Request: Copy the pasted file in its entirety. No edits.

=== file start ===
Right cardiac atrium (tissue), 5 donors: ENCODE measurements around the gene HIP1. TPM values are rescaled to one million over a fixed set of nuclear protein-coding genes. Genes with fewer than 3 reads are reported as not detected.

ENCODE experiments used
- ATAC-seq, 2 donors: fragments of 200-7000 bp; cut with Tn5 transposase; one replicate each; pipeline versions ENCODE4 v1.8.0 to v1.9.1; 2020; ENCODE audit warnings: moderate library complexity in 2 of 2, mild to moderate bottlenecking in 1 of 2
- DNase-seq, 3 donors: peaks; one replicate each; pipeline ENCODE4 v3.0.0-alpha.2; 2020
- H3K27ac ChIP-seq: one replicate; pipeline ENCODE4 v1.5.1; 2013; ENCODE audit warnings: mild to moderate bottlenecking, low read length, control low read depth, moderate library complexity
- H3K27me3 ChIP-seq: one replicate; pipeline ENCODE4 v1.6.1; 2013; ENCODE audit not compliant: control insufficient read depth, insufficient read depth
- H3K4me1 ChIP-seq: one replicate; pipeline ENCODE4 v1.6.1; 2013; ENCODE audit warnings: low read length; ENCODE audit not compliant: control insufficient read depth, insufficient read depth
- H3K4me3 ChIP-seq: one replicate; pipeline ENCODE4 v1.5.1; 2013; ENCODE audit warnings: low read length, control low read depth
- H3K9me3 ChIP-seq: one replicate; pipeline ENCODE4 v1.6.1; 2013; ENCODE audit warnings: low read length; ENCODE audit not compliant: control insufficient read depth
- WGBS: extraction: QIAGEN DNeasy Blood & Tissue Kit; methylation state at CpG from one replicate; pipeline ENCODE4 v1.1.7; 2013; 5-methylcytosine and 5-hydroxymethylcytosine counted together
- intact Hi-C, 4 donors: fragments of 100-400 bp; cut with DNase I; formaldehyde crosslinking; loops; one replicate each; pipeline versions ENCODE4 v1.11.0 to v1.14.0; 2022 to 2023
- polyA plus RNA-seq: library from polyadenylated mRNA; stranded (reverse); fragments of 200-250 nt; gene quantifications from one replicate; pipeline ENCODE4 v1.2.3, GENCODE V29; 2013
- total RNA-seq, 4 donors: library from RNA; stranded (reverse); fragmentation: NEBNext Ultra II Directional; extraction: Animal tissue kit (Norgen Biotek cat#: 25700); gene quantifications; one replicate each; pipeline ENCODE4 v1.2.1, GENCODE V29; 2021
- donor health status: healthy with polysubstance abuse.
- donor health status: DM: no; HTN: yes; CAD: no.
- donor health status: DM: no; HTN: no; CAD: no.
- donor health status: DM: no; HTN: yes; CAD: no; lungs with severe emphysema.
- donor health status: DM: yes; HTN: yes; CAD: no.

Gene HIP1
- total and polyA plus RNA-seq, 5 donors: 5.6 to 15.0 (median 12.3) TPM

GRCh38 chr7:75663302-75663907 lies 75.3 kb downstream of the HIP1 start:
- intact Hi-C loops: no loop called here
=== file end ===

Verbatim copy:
Right cardiac atrium (tissue), 5 donors: ENCODE measurements around the gene HIP1. TPM values are rescaled to one million over a fixed set of nuclear protein-coding genes. Genes with fewer than 3 reads are reported as not detected.

ENCODE experiments used
- ATAC-seq, 2 donors: fragments of 200-7000 bp; cut with Tn5 transposase; one replicate each; pipeline versions ENCODE4 v1.8.0 to v1.9.1; 2020; ENCODE audit warnings: moderate library complexity in 2 of 2, mild to moderate bottlenecking in 1 of 2
- DNase-seq, 3 donors: peaks; one replicate each; pipeline ENCODE4 v3.0.0-alpha.2; 2020
- H3K27ac ChIP-seq: one replicate; pipeline ENCODE4 v1.5.1; 2013; ENCODE audit warnings: mild to moderate bottlenecking, low read length, control low read depth, moderate library complexity
- H3K27me3 ChIP-seq: one replicate; pipeline ENCODE4 v1.6.1; 2013; ENCODE audit not compliant: control insufficient read depth, insufficient read depth
- H3K4me1 ChIP-seq: one replicate; pipeline ENCODE4 v1.6.1; 2013; ENCODE audit warnings: low read length; ENCODE audit not compliant: control insufficient read depth, insufficient read depth
- H3K4me3 ChIP-seq: one replicate; pipeline ENCODE4 v1.5.1; 2013; ENCODE audit warnings: low read length, control low read depth
- H3K9me3 ChIP-seq: one replicate; pipeline ENCODE4 v1.6.1; 2013; ENCODE audit warnings: low read length; ENCODE audit not compliant: control insufficient read depth
- WGBS: extraction: QIAGEN DNeasy Blood & Tissue Kit; methylation state at CpG from one replicate; pipeline ENCODE4 v1.1.7; 2013; 5-methylcytosine and 5-hydroxymethylcytosine counted together
- intact Hi-C, 4 donors: fragments of 100-400 bp; cut with DNase I; formaldehyde crosslinking; loops; one replicate each; pipeline versions ENCODE4 v1.11.0 to v1.14.0; 2022 to 2023
- polyA plus RNA-seq: library from polyadenylated mRNA; stranded (reverse); fragments of 200-250 nt; gene quantifications from one replicate; pipeline ENCODE4 v1.2.3, GENCODE V29; 2013
- total RNA-seq, 4 donors: library from RNA; stranded (reverse); fragmentation: NEBNext Ultra II Directional; extraction: Animal tissue kit (Norgen Biotek cat#: 25700); gene quantifications; one replicate each; pipeline ENCODE4 v1.2.1, GENCODE V29; 2021
- donor health status: healthy with polysubstance abuse.
- donor health status: DM: no; HTN: yes; CAD: no.
- donor health status: DM: no; HTN: no; CAD: no.
- donor health status: DM: no; HTN: yes; CAD: no; lungs with severe emphysema.
- donor health status: DM: yes; HTN: yes; CAD: no.

Gene HIP1
- total and polyA plus RNA-seq, 5 donors: 5.6 to 15.0 (median 12.3) TPM

GRCh38 chr7:75663302-75663907 lies 75.3 kb downstream of the HIP1 start:
- intact Hi-C loops: no loop called here